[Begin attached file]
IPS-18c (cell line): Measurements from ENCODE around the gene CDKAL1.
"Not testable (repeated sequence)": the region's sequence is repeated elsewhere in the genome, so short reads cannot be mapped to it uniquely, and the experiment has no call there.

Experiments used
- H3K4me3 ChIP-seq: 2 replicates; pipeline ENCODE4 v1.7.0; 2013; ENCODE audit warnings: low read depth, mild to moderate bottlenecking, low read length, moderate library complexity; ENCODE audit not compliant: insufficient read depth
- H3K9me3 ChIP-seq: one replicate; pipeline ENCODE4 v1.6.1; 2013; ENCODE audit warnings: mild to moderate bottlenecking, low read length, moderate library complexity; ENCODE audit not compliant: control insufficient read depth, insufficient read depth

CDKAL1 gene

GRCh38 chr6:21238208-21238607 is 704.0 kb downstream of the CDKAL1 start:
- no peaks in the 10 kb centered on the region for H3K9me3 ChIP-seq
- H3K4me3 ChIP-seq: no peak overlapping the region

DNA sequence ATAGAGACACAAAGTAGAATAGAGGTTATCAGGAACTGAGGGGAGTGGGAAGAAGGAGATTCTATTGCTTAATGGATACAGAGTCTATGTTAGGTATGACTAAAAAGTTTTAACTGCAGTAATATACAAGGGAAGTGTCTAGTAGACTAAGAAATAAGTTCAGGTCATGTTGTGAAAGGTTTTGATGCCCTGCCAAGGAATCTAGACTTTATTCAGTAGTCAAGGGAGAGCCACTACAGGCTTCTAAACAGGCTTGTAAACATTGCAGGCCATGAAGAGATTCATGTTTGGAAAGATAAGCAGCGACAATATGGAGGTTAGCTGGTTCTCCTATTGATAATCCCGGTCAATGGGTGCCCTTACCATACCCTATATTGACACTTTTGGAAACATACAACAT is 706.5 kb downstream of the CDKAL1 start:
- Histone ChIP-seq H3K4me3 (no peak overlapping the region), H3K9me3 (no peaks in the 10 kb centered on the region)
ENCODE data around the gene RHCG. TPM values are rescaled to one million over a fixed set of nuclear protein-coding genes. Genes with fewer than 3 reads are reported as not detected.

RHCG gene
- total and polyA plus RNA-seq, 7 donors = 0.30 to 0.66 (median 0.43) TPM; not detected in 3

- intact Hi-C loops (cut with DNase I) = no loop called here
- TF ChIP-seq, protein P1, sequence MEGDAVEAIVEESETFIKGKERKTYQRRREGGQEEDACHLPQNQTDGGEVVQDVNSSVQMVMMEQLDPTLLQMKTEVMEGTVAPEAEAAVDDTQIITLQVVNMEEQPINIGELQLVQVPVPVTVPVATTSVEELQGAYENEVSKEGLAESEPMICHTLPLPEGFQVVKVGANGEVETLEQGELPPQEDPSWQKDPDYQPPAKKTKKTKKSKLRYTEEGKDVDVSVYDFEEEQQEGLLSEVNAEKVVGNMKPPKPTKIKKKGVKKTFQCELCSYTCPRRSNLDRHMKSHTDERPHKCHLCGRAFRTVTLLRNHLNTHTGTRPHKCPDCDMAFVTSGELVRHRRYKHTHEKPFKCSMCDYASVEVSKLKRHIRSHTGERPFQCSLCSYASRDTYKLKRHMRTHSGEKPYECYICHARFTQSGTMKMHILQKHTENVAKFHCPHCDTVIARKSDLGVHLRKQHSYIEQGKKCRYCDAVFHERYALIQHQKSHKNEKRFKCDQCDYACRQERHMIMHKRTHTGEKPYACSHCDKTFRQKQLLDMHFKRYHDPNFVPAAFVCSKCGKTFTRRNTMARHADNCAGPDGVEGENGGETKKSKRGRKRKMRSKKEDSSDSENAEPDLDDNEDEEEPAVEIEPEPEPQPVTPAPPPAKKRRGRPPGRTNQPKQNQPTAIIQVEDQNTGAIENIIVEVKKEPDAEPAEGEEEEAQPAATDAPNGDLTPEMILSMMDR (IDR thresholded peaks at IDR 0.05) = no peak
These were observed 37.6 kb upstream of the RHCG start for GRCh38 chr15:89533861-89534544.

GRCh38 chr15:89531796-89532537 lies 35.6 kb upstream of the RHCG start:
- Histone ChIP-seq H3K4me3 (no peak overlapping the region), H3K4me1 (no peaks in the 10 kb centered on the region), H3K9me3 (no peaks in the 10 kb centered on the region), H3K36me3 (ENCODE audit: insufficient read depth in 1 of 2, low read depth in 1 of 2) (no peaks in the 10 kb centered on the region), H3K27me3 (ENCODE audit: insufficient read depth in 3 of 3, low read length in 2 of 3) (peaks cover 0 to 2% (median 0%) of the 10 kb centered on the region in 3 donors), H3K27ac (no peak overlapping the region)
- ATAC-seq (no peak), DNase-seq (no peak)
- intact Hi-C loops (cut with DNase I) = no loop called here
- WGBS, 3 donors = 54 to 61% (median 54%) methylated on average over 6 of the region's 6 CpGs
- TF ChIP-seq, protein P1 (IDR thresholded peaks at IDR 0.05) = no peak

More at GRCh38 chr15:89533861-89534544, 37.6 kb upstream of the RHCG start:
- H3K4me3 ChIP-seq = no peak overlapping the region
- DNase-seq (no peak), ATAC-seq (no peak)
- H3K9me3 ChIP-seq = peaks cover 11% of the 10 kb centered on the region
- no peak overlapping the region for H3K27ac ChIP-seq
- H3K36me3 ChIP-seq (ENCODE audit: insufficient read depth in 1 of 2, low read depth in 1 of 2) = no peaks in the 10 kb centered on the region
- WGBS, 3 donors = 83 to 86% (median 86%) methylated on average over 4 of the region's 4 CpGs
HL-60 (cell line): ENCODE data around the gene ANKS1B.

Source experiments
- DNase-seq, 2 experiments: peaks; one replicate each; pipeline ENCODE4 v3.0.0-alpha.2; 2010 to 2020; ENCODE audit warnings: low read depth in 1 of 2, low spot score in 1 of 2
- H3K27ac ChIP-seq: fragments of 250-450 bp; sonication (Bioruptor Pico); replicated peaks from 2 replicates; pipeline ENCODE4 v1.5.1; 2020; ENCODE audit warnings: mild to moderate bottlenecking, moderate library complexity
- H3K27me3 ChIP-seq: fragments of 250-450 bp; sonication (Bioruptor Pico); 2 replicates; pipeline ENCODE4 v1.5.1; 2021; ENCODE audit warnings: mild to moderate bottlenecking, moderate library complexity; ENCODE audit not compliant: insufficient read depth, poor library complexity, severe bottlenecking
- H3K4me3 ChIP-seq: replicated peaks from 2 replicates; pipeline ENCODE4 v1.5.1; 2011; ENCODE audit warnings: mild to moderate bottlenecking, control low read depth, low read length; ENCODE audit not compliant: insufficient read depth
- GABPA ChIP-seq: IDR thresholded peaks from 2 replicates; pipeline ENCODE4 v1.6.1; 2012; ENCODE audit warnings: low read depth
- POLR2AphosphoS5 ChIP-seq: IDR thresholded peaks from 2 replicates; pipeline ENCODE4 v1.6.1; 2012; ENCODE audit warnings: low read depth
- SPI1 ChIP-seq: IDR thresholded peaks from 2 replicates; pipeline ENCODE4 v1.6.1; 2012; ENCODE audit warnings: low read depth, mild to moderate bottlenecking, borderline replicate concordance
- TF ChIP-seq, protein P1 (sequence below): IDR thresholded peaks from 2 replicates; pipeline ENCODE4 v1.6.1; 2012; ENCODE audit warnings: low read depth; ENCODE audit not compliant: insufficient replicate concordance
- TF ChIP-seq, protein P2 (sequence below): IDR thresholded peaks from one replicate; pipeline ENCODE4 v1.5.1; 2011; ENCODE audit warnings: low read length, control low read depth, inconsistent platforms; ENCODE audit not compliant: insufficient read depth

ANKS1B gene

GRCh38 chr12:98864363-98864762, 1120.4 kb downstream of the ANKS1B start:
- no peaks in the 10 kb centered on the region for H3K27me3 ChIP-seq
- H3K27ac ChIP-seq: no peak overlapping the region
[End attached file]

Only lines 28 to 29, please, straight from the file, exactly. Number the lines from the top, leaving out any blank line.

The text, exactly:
- no peak overlapping the region for H3K27ac ChIP-seq
- H3K36me3 ChIP-seq (ENCODE audit: insufficient read depth in 1 of 2, low read depth in 1 of 2) = no peaks in the 10 kb centered on the region